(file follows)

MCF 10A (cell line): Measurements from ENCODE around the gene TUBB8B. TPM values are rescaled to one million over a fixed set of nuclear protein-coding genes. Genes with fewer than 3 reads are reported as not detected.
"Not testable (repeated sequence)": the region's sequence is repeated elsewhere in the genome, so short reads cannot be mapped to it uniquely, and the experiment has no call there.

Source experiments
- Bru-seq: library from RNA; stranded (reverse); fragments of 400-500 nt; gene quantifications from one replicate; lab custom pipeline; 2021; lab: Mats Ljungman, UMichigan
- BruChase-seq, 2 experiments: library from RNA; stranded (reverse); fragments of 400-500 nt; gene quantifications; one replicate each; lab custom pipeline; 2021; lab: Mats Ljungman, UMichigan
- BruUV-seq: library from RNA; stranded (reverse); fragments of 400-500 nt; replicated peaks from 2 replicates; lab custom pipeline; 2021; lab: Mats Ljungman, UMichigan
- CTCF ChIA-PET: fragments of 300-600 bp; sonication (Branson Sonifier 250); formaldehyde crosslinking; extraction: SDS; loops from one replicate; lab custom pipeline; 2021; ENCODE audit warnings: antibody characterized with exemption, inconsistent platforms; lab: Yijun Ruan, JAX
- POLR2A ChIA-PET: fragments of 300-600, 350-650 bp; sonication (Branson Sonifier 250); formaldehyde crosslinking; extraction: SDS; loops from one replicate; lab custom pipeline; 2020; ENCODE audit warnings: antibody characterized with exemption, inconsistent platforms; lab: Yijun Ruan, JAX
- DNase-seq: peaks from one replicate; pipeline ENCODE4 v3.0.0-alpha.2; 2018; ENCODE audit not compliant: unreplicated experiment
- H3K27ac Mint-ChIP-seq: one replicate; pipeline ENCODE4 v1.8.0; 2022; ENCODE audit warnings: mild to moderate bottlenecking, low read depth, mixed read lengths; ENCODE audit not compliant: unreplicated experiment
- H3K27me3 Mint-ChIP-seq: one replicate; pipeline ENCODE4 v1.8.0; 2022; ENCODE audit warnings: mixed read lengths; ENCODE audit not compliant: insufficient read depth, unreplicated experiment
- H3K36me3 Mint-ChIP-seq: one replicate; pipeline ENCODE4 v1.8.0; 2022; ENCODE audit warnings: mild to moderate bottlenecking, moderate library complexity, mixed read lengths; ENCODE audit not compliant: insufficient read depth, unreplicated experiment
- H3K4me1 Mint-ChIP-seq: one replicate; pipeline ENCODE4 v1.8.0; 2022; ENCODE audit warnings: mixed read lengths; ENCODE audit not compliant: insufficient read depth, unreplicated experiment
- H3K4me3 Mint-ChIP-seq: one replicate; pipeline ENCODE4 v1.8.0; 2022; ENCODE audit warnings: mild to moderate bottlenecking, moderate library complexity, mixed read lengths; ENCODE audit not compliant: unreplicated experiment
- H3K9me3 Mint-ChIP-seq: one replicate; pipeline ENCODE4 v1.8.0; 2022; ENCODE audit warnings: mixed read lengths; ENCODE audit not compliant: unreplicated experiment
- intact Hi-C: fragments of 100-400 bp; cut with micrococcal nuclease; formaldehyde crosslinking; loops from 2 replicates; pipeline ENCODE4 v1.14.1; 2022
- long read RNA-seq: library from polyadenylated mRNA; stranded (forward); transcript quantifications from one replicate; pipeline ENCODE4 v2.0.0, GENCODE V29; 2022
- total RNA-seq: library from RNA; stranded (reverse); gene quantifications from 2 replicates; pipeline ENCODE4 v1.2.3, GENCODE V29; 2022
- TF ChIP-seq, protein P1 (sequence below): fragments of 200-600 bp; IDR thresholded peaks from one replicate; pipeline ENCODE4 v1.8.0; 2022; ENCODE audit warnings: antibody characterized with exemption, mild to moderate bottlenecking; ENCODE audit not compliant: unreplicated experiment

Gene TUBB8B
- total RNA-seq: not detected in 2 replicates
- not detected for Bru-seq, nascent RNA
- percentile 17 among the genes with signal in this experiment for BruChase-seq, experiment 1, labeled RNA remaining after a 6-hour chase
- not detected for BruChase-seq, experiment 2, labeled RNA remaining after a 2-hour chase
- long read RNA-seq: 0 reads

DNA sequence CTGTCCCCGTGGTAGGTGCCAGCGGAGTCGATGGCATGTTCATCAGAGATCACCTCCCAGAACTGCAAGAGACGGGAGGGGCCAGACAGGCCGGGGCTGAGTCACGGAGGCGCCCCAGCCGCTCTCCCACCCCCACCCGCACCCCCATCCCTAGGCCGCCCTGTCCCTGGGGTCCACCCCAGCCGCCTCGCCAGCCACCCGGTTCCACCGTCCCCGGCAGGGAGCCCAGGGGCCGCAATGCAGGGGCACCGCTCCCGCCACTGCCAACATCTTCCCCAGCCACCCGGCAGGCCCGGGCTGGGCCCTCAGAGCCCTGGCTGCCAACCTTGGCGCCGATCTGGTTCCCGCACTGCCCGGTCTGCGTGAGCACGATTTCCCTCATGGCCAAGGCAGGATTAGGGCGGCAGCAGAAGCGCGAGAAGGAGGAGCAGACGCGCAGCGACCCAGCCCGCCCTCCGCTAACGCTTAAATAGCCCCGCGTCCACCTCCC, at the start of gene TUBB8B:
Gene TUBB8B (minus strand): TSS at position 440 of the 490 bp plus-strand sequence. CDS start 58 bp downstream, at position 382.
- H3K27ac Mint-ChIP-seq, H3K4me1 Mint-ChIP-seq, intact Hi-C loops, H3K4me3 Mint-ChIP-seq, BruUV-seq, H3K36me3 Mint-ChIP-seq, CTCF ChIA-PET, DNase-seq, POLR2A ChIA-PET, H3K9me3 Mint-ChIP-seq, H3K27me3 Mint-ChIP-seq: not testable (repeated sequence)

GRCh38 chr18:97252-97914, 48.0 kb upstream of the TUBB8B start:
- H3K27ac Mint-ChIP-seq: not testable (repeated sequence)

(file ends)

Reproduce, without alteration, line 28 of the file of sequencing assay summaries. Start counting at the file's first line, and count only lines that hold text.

- H3K27ac Mint-ChIP-seq, H3K4me1 Mint-ChIP-seq, intact Hi-C loops, H3K4me3 Mint-ChIP-seq, BruUV-seq, H3K36me3 Mint-ChIP-seq, CTCF ChIA-PET, DNase-seq, POLR2A ChIA-PET, H3K9me3 Mint-ChIP-seq, H3K27me3 Mint-ChIP-seq: not testable (repeated sequence)